I don't understand the 2X rule. I have seen 2.7X, 3.0X around... Doesn't everything depend on the interest rates? 30% of your gross income on mortgage seems a better rule, what OP is doing
The 2X rule is the size of your mortgage should be ideally no more than 2X your annual salary. Some people living in VHCOL areas allow for higher ratios like 3X, but for me, I think that's a sign you shouldn't be buying in that kind of market personally.
The problem with the 30% gross income is that it was a rule created by lenders and realtors to keep people buying. That's my take on it anyway.
I think I'm more conservative these days because of the student loan debt I've had to manage. As a physician, I live WAY below my means. I have a 275k mortgage at the moment. With my income I could easily go up to 700k. But, I don't want to. I know what it feels like to see my hard earned cash going towards a 250k student loan balance and it sucks. I'd rather have the excess cash going into retirement accounts. I dream of the day I don't have any debt at all, including a mortgage and that keeps me from wanting a more expensive house.

WanderingDoc
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Re: Are we in trouble?

Post by WanderingDoc » Thu Dec 20, 2018 2:49 am

hightower wrote:
Wed Dec 19, 2018 7:18 pm
international001 wrote:
Tue Nov 06, 2018 7:12 pm
hightower wrote:
Tue Nov 06, 2018 11:20 am
This post is a great example of why the 2X mortgage size rule exists. At 370k/year you really shouldn't have more than a 700-800k mortgage. That would require a 400k downpayment on a house that expensive. Also, never buy a home in a new location without first renting for a year and making sure your job is stable. I totally understand why you're stressed.
With that being said, things will probably work out fine and you need to just relax and be patient. Lesson learned.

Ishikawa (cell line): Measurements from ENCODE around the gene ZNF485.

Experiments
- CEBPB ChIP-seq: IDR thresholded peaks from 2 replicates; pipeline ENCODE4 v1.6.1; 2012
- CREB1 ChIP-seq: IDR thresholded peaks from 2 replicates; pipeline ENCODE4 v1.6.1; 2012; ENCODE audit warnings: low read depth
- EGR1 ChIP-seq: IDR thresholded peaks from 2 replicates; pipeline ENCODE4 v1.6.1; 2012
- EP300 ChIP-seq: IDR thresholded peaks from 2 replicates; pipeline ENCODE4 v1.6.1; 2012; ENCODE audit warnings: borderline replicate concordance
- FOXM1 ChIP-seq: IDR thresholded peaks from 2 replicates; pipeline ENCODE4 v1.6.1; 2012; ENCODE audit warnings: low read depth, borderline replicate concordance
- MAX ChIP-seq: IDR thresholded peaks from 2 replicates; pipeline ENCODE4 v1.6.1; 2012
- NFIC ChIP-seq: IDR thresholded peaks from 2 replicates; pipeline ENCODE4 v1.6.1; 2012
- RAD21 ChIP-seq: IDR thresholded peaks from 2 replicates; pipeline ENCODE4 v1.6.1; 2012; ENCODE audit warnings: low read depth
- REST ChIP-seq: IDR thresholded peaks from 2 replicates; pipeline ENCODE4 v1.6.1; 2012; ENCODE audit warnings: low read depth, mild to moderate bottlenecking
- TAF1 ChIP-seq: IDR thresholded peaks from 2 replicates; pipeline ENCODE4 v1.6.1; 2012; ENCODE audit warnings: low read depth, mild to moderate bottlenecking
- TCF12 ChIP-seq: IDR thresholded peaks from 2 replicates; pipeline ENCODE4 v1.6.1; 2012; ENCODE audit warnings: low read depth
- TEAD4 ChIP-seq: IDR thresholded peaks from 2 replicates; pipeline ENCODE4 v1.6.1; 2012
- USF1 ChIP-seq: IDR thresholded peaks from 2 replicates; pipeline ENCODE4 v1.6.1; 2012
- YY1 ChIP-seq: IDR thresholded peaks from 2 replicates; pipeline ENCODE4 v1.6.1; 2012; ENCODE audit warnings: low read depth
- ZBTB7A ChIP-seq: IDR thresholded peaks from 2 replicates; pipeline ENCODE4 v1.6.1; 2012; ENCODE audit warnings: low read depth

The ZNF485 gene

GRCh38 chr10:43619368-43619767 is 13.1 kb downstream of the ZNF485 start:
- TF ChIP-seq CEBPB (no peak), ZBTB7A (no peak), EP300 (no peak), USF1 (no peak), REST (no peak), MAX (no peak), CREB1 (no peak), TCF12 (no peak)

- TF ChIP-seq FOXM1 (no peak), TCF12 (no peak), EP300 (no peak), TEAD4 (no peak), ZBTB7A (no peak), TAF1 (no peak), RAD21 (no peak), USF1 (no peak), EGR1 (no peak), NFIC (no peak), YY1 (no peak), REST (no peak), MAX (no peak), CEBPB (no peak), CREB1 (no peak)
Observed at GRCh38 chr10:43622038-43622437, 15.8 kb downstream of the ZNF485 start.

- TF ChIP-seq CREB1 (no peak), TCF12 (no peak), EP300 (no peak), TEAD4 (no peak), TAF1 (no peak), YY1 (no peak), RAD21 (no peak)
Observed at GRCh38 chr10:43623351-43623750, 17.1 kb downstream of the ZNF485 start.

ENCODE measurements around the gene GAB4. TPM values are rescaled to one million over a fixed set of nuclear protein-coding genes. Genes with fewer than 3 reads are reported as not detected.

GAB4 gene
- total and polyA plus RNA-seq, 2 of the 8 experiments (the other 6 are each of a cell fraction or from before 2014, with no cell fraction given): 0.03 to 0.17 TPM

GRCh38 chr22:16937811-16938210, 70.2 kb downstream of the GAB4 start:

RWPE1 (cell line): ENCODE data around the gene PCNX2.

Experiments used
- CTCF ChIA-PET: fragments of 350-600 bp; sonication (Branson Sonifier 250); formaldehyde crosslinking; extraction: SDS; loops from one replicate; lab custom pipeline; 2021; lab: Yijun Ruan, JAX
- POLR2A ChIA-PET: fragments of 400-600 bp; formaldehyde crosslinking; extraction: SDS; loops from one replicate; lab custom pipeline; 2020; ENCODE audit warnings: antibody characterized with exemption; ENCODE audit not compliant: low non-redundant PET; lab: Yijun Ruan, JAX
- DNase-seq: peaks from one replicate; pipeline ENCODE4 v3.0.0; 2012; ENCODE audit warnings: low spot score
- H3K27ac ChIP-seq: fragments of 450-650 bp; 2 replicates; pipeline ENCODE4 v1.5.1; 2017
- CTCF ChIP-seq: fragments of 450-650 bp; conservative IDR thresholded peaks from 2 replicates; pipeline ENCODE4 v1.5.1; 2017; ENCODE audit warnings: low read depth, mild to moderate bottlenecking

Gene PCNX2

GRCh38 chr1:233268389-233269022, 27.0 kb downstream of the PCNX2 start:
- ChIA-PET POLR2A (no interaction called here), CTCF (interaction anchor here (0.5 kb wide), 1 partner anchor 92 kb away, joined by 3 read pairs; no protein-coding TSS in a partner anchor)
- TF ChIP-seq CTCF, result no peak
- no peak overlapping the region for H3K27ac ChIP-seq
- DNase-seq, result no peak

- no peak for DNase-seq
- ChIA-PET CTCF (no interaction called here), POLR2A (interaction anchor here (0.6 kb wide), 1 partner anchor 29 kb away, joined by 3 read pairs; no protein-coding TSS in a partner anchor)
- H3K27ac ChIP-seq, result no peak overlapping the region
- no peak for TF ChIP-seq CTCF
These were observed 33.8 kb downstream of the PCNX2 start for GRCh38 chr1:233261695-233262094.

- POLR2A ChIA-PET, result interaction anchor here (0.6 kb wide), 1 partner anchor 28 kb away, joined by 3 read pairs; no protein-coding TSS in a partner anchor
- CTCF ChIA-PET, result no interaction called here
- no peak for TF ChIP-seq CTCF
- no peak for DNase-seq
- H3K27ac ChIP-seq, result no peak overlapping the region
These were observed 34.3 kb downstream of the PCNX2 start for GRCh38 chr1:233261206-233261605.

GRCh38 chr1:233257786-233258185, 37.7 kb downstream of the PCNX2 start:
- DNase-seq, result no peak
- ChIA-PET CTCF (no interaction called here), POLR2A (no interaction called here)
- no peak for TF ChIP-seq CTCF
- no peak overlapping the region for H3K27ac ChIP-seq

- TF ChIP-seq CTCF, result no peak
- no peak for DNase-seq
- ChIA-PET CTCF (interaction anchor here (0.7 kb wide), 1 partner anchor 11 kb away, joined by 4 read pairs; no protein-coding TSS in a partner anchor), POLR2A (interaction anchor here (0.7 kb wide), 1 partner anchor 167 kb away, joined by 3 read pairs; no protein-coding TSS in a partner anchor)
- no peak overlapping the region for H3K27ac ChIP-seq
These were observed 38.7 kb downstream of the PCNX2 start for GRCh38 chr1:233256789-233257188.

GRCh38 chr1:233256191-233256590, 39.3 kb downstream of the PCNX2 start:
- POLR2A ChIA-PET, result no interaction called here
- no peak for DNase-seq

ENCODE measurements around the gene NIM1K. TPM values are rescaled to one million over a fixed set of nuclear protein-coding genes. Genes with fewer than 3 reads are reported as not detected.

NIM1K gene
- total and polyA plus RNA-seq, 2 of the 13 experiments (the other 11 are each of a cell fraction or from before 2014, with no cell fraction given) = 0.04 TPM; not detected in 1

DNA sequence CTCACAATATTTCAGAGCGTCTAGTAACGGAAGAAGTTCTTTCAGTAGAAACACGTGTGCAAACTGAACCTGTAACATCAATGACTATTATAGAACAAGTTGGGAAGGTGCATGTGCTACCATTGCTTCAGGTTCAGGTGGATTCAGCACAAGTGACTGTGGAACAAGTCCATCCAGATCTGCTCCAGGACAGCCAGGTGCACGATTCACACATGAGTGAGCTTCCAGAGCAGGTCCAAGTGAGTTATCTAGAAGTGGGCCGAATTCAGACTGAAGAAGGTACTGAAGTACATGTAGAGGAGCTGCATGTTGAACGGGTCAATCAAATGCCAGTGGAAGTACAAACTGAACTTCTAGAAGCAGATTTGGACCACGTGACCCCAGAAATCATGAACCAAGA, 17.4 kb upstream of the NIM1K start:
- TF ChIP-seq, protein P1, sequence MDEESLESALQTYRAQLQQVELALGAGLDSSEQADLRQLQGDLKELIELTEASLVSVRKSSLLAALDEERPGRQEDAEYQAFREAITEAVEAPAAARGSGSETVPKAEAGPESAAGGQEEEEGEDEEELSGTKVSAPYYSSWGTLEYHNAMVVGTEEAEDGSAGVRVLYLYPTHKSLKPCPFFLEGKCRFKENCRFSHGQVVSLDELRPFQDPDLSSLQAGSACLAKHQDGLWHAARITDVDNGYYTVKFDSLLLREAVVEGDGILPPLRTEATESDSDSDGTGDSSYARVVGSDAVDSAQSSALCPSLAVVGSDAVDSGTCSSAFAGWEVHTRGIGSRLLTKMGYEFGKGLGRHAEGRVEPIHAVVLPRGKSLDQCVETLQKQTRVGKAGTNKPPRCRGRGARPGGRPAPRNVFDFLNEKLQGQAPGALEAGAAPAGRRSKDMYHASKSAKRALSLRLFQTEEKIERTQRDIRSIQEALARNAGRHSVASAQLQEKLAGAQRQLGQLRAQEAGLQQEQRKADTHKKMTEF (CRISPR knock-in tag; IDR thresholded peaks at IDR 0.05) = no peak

Aren't down payments 20% standard?
I don't understand the 2X rule. I have seen 2.7X, 3.0X around... Doesn't everything depend on the interest rates? 30% of your gross income on mortgage seems a better rule, what OP is doing
The 2X rule is the size of your mortgage should be ideally no more than 2X your annual salary. Some people living in VHCOL areas allow for higher ratios like 3X, but for me, I think that's a sign you shouldn't be buying in that kind of market personally.
The problem with the 30% gross income is that it was a rule created by lenders and realtors to keep people buying. That's my take on it anyway.
I think I'm more conservative these days because of the student loan debt I've had to manage. As a physician, I live WAY below my means. I have a 275k mortgage at the moment. With my income I could easily go up to 700k. But, I don't want to. I know what it feels like to see my hard earned cash going towards a 250k student loan balance and it sucks. I'd rather have the excess cash going into retirement accounts. I dream of the day I don't have any debt at all, including a mortgage and that keeps me from wanting a more expensive house.
Dave Ramsey is insanely conservative and he still says house price 4-5X annual income is fine. That said, I would never tell anyone that a house is a good investment, unless others live in it and pay your mortgage and expenses for you.

A rule that I personally adhere to.. car (1 or 2) value or price has to be one months salary or less at any time during your employment. You can buy a $30K car but that better be what you earn in one month gross ;)
I'm not looking to get rich quick (stocks), I'm not looking to get rich slow (indexing), I'm looking to get rich, for sure (real estate) | Don't wait to buy real estate. Buy real estate.. and wait.

international001
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Re: Are we in trouble?

Post by international001 » Thu Dec 20, 2018 7:21 pm

Nobody answered my question.